When reviewing a Complaint on an application to proceed in forma pauperis, the Court is guided by the instructions for pleading contained in the Federal Rules of Civil Procedure. See Fed. R. Civ. P. 8 (“A pleading that states a claim for relief must contain [among other things] . . . a short and plain statement of the claim showing that the pleader is entitled to relief.”); Fed.R.Civ.P. 10 (requiring that claims be set forth in numbered paragraphs, each limited to a single set of circumstances). Further, a claim is frivolous under Section 1915(e)(2)(B)(i) “if it is ‘without arguable merit either in law or fact.'” Napier v. Preslicka, 314 F.3d 528, 531 (11th Cir. 2002) (quoting Bilal v. Driver, 251 F.3d 1346, 1349 (11th Cir. 2001)).

         Whether a complaint fails to state a claim under Section 1915(e)(2)(B)(ii) is governed by the same standard applicable to motions to dismiss under Federal Rule of Civil Procedure 12(b)(6). Thompson v. Rundle, 393 F. App'x 675, 678 (11th Cir. 2010). Under that standard, this Court must determine whether the complaint contains “sufficient factual matter, accepted as true, to ‘state a claim to relief that is plausible on its face.'” Ashcroft v. Iqbal, 556 U.S. 662, 678 (2009) (quoting Bell Atl. Corp. v. Twombly, 550 U.S. 544, 570 (2007)). A plaintiff must assert “more than labels and conclusions, and a formulaic recitation of the elements of a cause of action will not” suffice. Twombly, 550 U.S. at 555. Section 1915 also “accords judges not only the authority to dismiss a claim based on an indisputably meritless legal theory, but also the unusual power to pierce the veil of the complaint's factual allegations and dismiss those claims whose factual contentions are clearly baseless.” Bilal, 251 F.3d at 1349 (quoting Neitzke v. Williams, 490 U.S. 319, 327 (1989)).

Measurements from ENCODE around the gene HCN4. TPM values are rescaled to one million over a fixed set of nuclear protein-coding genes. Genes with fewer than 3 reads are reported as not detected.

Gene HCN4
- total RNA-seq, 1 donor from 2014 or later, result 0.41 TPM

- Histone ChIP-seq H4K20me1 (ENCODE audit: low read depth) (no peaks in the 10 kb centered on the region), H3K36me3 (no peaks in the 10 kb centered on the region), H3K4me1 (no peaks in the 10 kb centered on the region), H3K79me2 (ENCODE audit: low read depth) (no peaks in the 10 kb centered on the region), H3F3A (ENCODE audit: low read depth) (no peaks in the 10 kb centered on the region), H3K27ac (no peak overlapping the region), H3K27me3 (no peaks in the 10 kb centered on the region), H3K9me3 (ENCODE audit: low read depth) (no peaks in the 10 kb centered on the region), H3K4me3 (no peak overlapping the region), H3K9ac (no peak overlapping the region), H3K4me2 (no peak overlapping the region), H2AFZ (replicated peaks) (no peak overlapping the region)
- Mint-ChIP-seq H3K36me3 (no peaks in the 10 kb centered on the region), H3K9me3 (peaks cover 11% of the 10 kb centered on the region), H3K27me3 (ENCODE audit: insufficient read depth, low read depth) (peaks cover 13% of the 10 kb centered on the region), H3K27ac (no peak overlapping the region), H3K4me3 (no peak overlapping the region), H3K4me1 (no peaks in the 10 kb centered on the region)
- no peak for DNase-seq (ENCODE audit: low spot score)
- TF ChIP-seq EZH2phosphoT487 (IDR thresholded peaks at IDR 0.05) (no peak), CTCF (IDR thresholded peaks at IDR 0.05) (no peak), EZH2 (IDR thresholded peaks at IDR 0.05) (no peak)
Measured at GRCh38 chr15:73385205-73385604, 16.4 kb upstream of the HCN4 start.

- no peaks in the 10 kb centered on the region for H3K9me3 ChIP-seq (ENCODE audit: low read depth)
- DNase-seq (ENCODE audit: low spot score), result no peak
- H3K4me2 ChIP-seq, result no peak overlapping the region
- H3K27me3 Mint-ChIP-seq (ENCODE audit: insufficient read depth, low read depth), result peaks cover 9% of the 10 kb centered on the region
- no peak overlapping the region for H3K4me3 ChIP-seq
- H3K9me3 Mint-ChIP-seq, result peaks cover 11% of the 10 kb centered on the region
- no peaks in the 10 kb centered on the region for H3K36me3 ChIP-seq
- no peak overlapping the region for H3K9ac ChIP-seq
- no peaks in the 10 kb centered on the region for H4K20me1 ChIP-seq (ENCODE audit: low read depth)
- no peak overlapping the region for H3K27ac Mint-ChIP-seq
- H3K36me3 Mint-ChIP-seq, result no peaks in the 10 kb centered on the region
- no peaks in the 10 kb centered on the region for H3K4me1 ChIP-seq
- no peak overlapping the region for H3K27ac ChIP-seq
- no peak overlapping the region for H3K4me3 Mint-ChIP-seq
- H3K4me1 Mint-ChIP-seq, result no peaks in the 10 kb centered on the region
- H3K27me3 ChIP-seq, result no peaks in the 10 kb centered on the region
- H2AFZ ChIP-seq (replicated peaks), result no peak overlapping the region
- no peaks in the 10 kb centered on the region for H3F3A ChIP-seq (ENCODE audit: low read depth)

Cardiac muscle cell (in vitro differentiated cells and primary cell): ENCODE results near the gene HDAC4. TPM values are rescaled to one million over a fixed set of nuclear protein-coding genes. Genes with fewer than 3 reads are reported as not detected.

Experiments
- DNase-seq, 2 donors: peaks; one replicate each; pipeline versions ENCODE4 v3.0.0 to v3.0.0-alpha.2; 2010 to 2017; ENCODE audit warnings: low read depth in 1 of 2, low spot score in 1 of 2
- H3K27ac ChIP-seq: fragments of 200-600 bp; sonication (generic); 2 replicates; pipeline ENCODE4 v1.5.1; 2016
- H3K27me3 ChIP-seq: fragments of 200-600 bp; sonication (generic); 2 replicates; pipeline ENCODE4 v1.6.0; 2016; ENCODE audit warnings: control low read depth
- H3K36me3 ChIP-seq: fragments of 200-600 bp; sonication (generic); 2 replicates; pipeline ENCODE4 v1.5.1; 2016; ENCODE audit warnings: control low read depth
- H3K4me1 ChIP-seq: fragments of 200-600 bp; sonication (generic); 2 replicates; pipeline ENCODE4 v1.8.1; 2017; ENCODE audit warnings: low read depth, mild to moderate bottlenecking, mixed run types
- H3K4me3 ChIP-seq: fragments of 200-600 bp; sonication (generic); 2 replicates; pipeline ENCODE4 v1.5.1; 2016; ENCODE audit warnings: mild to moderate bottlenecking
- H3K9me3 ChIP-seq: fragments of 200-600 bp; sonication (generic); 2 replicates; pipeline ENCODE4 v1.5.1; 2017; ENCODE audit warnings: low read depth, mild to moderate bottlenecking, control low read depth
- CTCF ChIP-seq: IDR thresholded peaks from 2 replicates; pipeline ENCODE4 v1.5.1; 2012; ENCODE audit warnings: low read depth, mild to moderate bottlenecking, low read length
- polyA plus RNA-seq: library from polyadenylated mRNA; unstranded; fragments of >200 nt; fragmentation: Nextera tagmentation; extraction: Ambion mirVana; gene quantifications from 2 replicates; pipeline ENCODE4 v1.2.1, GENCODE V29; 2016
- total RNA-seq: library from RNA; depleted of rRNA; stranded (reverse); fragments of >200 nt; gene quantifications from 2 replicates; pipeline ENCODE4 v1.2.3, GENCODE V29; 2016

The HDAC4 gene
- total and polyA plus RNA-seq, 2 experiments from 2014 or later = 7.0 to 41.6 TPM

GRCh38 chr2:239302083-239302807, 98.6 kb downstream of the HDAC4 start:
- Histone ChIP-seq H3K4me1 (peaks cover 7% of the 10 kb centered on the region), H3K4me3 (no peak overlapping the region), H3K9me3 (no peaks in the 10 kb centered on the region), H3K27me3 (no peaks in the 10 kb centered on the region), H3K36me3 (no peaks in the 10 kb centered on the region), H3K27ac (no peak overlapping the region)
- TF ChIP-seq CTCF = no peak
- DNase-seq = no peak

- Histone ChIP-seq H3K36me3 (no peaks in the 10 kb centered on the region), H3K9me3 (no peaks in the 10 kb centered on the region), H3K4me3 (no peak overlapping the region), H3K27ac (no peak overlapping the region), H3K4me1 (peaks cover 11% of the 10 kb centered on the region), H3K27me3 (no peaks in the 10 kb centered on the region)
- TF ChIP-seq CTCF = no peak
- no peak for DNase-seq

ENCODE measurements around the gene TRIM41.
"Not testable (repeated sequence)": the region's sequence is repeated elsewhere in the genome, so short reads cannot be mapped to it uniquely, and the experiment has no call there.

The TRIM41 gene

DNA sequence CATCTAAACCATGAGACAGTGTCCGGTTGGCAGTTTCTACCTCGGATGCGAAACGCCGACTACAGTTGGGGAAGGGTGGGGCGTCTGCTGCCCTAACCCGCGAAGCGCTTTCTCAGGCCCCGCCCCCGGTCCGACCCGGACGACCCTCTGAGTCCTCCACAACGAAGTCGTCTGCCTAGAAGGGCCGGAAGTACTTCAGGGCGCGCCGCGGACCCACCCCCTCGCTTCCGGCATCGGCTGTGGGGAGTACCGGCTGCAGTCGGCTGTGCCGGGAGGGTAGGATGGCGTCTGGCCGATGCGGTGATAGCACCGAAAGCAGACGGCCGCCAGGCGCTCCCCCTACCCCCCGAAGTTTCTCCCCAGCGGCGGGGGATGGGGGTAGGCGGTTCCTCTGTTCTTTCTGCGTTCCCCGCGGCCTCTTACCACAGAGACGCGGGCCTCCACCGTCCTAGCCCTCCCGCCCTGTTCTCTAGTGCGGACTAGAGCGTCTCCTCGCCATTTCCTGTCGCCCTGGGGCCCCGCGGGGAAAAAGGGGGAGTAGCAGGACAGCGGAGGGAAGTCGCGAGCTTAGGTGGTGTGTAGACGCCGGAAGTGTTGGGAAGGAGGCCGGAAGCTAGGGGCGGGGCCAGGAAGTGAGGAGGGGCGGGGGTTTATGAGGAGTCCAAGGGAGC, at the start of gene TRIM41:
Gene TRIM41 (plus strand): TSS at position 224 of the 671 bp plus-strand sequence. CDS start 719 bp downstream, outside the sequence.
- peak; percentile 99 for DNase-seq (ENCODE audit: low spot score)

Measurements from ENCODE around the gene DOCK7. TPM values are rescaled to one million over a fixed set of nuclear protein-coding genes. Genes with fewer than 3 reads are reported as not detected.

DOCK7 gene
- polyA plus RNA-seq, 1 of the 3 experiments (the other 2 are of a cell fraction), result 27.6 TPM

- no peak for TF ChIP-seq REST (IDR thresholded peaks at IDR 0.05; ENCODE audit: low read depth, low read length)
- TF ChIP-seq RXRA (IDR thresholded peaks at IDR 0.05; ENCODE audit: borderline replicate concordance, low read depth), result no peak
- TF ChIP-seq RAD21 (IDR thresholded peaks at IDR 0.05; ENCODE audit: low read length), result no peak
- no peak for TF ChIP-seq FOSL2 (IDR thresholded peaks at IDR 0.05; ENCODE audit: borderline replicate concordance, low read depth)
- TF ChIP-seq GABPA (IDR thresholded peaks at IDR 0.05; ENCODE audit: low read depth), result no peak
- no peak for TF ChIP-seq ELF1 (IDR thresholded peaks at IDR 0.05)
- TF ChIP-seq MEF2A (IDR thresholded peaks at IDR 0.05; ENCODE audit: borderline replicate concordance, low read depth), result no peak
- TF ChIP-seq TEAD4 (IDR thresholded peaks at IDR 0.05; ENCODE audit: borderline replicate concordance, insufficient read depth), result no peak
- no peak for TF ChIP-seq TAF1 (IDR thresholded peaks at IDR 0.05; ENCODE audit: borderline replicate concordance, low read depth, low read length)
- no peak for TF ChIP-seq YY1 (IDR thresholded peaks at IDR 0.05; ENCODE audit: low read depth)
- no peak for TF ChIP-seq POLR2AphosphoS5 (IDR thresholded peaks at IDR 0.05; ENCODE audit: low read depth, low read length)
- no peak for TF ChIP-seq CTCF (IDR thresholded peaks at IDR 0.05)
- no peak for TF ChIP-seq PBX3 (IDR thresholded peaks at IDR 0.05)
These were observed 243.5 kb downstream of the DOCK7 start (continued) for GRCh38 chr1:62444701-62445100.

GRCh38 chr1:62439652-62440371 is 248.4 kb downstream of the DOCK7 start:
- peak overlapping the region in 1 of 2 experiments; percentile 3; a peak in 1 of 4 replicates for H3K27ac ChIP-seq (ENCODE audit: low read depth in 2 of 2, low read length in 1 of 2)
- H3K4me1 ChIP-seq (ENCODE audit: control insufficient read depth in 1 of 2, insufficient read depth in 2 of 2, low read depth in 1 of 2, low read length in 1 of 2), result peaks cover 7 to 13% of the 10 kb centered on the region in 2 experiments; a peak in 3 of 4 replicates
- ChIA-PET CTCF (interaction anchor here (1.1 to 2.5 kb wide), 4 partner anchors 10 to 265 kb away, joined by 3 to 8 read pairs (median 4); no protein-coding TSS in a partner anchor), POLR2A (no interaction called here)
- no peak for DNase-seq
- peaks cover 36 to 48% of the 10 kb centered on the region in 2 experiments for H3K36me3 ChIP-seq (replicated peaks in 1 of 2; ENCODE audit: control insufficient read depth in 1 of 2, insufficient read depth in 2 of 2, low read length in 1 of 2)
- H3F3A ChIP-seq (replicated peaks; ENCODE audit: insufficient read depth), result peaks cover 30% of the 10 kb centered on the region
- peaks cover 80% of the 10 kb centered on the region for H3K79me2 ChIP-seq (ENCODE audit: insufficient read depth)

In its analysis, the Court will abide by the long-standing principle that the pleadings of unrepresented parties are held to a less stringent standard than those drafted by attorneys, and therefore, must be liberally construed. Haines v. Kerner, 404 U.S. 519, 520 (1972); Boxer X v. Harris, 437 F.3d 1107, 1110 (11th Cir. 2006) (“Pro se pleadings are held to a less stringent standard than pleadings drafted by attorneys.”) (emphasis omitted) (quoting Hughes v. Lott, 350 F.3d 1157, 1160 (11th Cir. 2003)). However, Plaintiff's unrepresented status will not excuse mistakes regarding procedural rules. McNeil v. United States, 508 U.S. 106, 113 (1993) (“We have never suggested that procedural rules in ordinary civil litigation should be interpreted so as to excuse mistakes by those who proceed without counsel.”).


         I. Dismissal of Claims against Corrections Corporation of America